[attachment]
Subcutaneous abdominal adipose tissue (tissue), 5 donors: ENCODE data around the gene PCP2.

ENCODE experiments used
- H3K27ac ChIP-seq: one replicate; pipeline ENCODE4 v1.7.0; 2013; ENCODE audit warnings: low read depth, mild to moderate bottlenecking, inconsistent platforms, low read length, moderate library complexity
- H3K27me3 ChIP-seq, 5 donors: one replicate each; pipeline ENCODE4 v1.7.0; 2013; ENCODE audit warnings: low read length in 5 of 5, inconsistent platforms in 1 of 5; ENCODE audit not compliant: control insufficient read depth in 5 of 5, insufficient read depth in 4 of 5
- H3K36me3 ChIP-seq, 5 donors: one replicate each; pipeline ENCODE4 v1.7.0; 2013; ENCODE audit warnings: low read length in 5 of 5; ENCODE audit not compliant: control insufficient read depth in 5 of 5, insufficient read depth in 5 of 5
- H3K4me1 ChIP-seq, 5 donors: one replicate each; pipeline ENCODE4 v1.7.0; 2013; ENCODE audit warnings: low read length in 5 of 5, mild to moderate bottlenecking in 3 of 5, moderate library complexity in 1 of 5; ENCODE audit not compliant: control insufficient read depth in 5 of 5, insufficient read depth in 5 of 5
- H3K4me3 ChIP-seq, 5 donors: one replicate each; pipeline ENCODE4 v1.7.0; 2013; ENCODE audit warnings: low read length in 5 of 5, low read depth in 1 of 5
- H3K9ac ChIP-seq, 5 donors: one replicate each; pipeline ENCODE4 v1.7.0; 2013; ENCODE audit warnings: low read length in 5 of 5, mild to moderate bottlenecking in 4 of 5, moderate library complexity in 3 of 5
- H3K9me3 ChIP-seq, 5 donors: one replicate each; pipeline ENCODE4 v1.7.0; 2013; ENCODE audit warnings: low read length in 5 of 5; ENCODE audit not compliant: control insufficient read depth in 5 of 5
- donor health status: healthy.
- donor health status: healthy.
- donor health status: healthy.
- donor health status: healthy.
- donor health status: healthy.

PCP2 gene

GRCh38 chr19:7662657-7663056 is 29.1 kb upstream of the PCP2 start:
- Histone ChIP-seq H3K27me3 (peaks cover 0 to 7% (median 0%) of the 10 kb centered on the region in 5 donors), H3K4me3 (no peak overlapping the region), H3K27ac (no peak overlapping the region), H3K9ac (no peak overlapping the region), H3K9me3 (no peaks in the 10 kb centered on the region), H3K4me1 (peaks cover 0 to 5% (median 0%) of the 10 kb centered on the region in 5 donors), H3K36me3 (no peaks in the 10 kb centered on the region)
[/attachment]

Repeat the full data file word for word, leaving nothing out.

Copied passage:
Subcutaneous abdominal adipose tissue (tissue), 5 donors: ENCODE data around the gene PCP2.

ENCODE experiments used
- H3K27ac ChIP-seq: one replicate; pipeline ENCODE4 v1.7.0; 2013; ENCODE audit warnings: low read depth, mild to moderate bottlenecking, inconsistent platforms, low read length, moderate library complexity
- H3K27me3 ChIP-seq, 5 donors: one replicate each; pipeline ENCODE4 v1.7.0; 2013; ENCODE audit warnings: low read length in 5 of 5, inconsistent platforms in 1 of 5; ENCODE audit not compliant: control insufficient read depth in 5 of 5, insufficient read depth in 4 of 5
- H3K36me3 ChIP-seq, 5 donors: one replicate each; pipeline ENCODE4 v1.7.0; 2013; ENCODE audit warnings: low read length in 5 of 5; ENCODE audit not compliant: control insufficient read depth in 5 of 5, insufficient read depth in 5 of 5
- H3K4me1 ChIP-seq, 5 donors: one replicate each; pipeline ENCODE4 v1.7.0; 2013; ENCODE audit warnings: low read length in 5 of 5, mild to moderate bottlenecking in 3 of 5, moderate library complexity in 1 of 5; ENCODE audit not compliant: control insufficient read depth in 5 of 5, insufficient read depth in 5 of 5
- H3K4me3 ChIP-seq, 5 donors: one replicate each; pipeline ENCODE4 v1.7.0; 2013; ENCODE audit warnings: low read length in 5 of 5, low read depth in 1 of 5
- H3K9ac ChIP-seq, 5 donors: one replicate each; pipeline ENCODE4 v1.7.0; 2013; ENCODE audit warnings: low read length in 5 of 5, mild to moderate bottlenecking in 4 of 5, moderate library complexity in 3 of 5
- H3K9me3 ChIP-seq, 5 donors: one replicate each; pipeline ENCODE4 v1.7.0; 2013; ENCODE audit warnings: low read length in 5 of 5; ENCODE audit not compliant: control insufficient read depth in 5 of 5
- donor health status: healthy.
- donor health status: healthy.
- donor health status: healthy.
- donor health status: healthy.
- donor health status: healthy.

PCP2 gene

GRCh38 chr19:7662657-7663056 is 29.1 kb upstream of the PCP2 start:
- Histone ChIP-seq H3K27me3 (peaks cover 0 to 7% (median 0%) of the 10 kb centered on the region in 5 donors), H3K4me3 (no peak overlapping the region), H3K27ac (no peak overlapping the region), H3K9ac (no peak overlapping the region), H3K9me3 (no peaks in the 10 kb centered on the region), H3K4me1 (peaks cover 0 to 5% (median 0%) of the 10 kb centered on the region in 5 donors), H3K36me3 (no peaks in the 10 kb centered on the region)